I've been on the look-out for an app that helps people make ethically-informed choices about what they buy. Using your phone as a bar-code scanner to find deals is old hat. You can point an app like Amazon's Flow at a product and it will come back with info and comparative pricing - making it easy to shop around and save money. But there isn't an app that will tell you how "bad" the product is, or help you make a better choice. So I've sketched one out below.
On first use, our shopper sets their ethical preferences. They might care about whether a product....
The shopper snaps potential purchases with their smartphone, and sees how well the product rates against their concerns - as well as a simple aggregate green/orange/red to help make a snap decision.
Two jars of peanut butter from different manufacturers. Our shopper scans them, and the app recognizes each barcode and matches them against the ethical database. One supplier is committed to low-carbon manufacture, treats its suppliers well, and doesn't have any known affiliations with political parties the shopper disagrees strongly with. The other sucks - and is less nutritious to boot. Back on the shelf for you, Mister! It'd be handy if the app made a recommendation for a better alternative.
In the coffee aisle. Our shopper is overwhelmed by the range of choices. Some fair-trade, some organic, others not. Our intrepid shopper snaps a wide shot of the entire section and the app goes to work, labelling the most ethical coffees on the shelves - no need to compare all of them one at at time.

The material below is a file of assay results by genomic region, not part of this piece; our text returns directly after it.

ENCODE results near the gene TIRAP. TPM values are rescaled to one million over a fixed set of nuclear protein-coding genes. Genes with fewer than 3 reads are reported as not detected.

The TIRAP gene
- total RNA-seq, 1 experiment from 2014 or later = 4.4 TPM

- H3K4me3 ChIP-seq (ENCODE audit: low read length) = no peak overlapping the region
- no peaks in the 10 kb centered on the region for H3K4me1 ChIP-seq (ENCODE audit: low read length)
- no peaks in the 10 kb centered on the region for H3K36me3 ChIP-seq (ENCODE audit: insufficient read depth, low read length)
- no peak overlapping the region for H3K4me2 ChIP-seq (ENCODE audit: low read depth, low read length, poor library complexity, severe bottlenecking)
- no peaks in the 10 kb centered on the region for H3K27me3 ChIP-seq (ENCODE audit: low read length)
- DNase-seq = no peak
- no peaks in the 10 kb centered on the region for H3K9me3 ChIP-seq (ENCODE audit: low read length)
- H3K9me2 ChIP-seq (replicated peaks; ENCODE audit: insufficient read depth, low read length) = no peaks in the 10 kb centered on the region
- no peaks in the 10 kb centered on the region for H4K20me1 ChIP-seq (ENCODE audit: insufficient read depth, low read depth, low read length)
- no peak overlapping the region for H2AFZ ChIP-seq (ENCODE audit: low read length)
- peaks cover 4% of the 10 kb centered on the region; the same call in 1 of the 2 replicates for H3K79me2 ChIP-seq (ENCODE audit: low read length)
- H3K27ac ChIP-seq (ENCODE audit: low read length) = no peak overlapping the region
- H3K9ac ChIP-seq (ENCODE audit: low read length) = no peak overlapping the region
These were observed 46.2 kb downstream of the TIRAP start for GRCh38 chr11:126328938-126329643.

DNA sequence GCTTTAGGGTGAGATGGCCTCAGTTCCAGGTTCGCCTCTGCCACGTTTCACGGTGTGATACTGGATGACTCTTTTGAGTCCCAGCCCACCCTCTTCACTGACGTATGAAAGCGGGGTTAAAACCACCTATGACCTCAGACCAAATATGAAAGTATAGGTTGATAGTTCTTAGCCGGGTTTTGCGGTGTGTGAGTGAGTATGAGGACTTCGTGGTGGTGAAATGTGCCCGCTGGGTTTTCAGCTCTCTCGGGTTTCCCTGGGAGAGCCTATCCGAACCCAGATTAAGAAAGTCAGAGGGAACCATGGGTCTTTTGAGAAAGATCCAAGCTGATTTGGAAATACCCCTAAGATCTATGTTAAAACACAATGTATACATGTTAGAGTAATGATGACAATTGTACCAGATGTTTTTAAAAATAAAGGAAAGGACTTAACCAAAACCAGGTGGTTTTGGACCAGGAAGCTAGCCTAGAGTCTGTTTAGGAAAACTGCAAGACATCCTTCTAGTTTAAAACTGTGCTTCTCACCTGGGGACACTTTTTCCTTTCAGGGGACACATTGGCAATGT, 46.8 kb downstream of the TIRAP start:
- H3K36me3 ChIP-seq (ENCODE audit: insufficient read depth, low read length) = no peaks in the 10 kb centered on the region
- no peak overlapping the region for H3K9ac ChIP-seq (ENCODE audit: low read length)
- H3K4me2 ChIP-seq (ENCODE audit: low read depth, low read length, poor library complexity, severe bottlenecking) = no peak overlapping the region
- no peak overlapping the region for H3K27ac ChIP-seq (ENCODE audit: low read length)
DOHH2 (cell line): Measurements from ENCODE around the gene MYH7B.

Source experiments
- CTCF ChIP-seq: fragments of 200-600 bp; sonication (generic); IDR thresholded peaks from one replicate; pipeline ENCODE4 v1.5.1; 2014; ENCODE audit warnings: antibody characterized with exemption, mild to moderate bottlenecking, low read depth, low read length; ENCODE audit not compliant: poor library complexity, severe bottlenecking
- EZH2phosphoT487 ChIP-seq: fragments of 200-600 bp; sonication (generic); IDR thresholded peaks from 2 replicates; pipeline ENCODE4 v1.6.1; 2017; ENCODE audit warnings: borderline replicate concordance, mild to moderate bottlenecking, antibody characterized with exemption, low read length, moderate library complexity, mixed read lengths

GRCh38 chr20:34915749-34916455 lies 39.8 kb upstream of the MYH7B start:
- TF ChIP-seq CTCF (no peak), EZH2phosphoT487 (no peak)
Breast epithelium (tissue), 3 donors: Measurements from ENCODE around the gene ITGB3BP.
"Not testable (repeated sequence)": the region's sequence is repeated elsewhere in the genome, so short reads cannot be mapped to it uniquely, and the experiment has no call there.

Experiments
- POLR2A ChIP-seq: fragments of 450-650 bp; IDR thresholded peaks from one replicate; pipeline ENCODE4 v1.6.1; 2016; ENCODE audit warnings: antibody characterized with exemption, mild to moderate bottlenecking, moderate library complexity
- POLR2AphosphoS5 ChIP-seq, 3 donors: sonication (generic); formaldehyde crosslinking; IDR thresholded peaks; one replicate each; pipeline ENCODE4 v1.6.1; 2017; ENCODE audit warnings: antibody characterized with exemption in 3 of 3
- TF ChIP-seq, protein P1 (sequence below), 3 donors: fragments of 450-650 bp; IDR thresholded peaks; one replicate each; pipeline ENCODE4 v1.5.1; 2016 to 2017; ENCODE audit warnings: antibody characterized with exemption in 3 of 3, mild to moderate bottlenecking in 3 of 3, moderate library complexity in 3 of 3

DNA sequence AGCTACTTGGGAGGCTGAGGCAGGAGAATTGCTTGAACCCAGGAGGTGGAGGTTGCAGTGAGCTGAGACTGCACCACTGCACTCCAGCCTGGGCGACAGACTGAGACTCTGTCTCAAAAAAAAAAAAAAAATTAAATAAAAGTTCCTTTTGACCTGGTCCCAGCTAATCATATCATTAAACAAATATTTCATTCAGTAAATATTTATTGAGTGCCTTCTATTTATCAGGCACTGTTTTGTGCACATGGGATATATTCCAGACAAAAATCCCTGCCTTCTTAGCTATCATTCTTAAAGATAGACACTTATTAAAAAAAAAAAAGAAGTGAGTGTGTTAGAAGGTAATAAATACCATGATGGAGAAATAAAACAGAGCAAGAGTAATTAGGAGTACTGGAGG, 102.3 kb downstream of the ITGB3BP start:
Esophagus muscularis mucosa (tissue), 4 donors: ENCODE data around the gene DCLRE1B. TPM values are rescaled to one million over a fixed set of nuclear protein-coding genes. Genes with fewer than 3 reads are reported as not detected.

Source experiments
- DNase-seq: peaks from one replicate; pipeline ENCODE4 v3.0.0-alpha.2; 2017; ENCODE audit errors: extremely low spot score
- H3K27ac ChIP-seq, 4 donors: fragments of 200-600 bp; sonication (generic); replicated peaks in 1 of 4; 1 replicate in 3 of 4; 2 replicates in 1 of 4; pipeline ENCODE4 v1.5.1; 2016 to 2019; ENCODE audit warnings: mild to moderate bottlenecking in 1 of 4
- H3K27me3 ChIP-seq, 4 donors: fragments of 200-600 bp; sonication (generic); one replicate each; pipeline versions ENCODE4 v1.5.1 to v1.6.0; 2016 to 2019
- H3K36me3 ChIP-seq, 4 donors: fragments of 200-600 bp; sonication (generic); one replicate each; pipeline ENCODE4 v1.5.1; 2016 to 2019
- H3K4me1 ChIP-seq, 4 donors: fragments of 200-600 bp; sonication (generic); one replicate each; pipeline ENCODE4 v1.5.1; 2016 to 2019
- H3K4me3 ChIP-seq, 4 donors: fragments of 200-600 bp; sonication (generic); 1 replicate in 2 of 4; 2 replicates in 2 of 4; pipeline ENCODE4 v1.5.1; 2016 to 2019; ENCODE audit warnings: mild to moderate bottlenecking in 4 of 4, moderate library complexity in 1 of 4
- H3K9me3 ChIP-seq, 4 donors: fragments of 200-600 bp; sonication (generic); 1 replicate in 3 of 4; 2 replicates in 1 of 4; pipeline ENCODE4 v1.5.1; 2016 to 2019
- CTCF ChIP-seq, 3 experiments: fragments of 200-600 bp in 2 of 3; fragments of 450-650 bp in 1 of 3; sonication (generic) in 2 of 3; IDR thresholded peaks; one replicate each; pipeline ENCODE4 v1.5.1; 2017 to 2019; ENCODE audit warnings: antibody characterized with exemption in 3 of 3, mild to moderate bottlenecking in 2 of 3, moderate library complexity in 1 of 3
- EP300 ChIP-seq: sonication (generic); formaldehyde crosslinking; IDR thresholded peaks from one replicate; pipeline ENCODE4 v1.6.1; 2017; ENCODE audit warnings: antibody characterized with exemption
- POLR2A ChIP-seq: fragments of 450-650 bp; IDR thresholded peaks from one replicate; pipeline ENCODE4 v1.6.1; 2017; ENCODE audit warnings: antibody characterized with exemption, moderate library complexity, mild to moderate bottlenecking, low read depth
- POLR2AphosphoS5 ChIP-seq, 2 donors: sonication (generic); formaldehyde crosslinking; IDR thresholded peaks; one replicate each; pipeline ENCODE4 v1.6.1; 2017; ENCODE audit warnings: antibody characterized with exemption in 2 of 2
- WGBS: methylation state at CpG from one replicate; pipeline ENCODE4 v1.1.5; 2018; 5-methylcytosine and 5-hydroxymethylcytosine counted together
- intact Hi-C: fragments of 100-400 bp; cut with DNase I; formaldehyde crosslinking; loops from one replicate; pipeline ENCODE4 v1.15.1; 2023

Supermarket shelf photo by lamentables.
Might as well mix in some social elements. Here the app is still showing the two coffee choices that best match the consumer's stated ethical profile, but additionally she's shown that her friend Jean is recommending a third choice. Perhaps that sways her purchase.
Face photo used here originally by GregPC
It would be neat if you could wave your phone around in there and get a read-out of what products it contains - along with their ethical score.
The aggregate data from this app could be a powerful asset to supermarkets and consumer brands, as it could help build a real-time picture of how consumers change their behavior when given easy-to-make ethical decisions when shopping. Perhaps this would give companies the incentive they need to improve on their social and environmental impact.
These ideas aren't new - so can I have an app like this now? Not quite.
IBM are up to something, according to this article.
Barcoo says it supports "Ethic shopping - see whether you support good corporate behavior", but it isn't available in the US, so I couldn't try it firsthand. But you can see the data they have on some products, like this fatty spread: the app tells us that the parent company seems to be in favour of dubious GMO animal feeds, but has decent sustainability credentials.
Good Shopping Guide: This app has some product data, but without a scanner or picture mode.
Sometimes I have a website or app idea I can't let go of. Blogging about them sets them free and liberates a bit of head-room. I don't claim that any of this stuff is original and I'm not claiming copyright.